Field Sobriety Test

Roadside Test Can Be Used as Evidence in Court

Policeman and Young Driver
Officer Administering the HGN Test. © Getty Images

Definition: A group of three tests used by police to determine if a driver is impaired. The tasks assess balance, coordination and the ability of the driver to divide his attention to more than one task during the field sobriety test.

The Standard Field Sobriety Test (SFST) is a battery of 3 tests that include the horizontal gaze nystagmus (HGN), the walk-and-turn, and the one-leg stand tests.

These tests have been scientifically proven to validate legal intoxication in drivers suspected of drunken driving in 90% of cases if administered by a trained officer.

Results of the test are admissible as evidence in court.

National Highway Traffic Safety Administration defines and describes the three parts of the SFST in detail:

Horizontal Gaze Nystagmus

Horizontal gaze nystagmus is an involuntary "jerking" of the eyeball which happens to everyone when the eyes are rotated at high peripheral angles. When a person is intoxicated, however, the jerking of the eyes becomes more exaggerated and occurs at lesser angles.

Turning the HGN test, the officer will ask the driver to follow a moving object, such as a pen or flashlight, slowly from side to side. The officer looks to determine:

  • If the eye cannot follow the object smoothly
  • If jerking is distinct when the eye is at maximum deviation
  • If the angle of jerking onset is within 45 degrees

If four or more clues appear between the two eyes, the driver is likely to have a blood-alcohol content (BAC) 0.10 or greater. NHTSA research shows this test to be accurate in 77% of test subjects.

Walk-and-Turn Test

For the walk-and-turn test, the officer asks the driver to take nine steps, heel-to-toe, along a straight line, turn on one foot and return nine steps in the opposite direction.

During the test, the officer looks for seven indicators of impairment:

  • If the suspect cannot keep balance while listening to the instructions
  • Begins before the instructions are finished
  • Stops while walking to regain balance
  • Does not touch heel-to-toe
  • Uses arms to balance
  • Loses balance while turning
  • Takes an incorrect number of steps

If the driver exhibits two or more of the above indicators during the test, there is a 68% likelihood of at BAC level of 0.10 or higher, according to the NHTSA.

One-Leg Stand Test

For the one-leg stand test, the officer asks the driver to stand with one foot about six inches off the ground and count by from 1,001 (one-thousand-one, one thousand-two, etc.) until the officer says to put the foot down.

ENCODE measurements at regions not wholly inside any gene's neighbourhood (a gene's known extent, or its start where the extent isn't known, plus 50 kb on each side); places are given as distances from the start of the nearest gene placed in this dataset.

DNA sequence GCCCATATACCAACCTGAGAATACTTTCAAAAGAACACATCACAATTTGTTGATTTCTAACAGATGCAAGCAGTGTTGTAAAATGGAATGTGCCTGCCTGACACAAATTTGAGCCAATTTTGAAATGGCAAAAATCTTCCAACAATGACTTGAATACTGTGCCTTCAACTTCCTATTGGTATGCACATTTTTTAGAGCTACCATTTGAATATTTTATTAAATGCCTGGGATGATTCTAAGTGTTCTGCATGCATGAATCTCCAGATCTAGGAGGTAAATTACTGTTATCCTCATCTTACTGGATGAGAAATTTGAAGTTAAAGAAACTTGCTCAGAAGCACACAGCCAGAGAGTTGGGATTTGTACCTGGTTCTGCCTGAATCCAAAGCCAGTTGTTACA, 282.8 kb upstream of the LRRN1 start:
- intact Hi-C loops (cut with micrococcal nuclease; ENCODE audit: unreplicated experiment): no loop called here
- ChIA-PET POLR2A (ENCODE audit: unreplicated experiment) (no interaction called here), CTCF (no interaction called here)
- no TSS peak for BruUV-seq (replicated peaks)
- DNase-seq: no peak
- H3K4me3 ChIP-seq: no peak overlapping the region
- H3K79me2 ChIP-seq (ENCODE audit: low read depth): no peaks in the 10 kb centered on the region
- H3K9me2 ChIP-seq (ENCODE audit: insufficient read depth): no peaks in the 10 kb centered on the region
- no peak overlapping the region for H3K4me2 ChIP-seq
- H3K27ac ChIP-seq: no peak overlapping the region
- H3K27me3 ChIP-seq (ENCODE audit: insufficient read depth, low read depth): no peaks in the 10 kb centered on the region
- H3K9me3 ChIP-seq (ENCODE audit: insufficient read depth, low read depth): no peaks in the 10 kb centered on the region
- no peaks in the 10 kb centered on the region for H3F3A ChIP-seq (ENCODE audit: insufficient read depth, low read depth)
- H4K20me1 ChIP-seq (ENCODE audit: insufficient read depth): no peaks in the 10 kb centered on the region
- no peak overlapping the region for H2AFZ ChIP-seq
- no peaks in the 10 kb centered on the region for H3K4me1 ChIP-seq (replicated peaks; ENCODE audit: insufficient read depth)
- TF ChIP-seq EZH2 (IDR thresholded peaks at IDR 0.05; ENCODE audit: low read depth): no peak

During the next 30 seconds, the officer looks for these four indicators:

  • Swaying while balancing
  • Using arms to balance
  • Hopping to maintain balance
  • Putting the foot down

If the driver exhibits two or more of the above indicators, there is a 65% chance he has a BAC of 0.10 or greater, according to the NHSTA.

If the driver fails any of the above field sobriety tests, the officer will then ask the suspect to take a breath test or a chemical test to confirm their blood-alcohol content.

Other Reasons for Failing the Tests

There are many reasons that people who are not intoxicated might not be able to perform the above tests successfully, including certain medical conditions, disabilities, age, injury, and taking certain medication.

Wearing contact lenses, for example, could affect the HGN test results.

The officer usually will ask the driver if there is a reason that they may not be able to pass the test, and makes a note of their answer in his arrest report.

If there is a legitimate reason, medical or otherwise, why you might fail one or more parts of the field sobriety test make sure you mention it to so that the officer makes a note of it in the official record. It might be helpful to you in court later.

Also Known As: Walk a Straight Line, Walk and Turn Test, Roadside Tests

Examples: Although the officer smelled alcohol, the driver passed the field sobriety tests.

So the officer let the driver go.

See also: Do You Have the 'Right' to Refuse Sobriety Testing?

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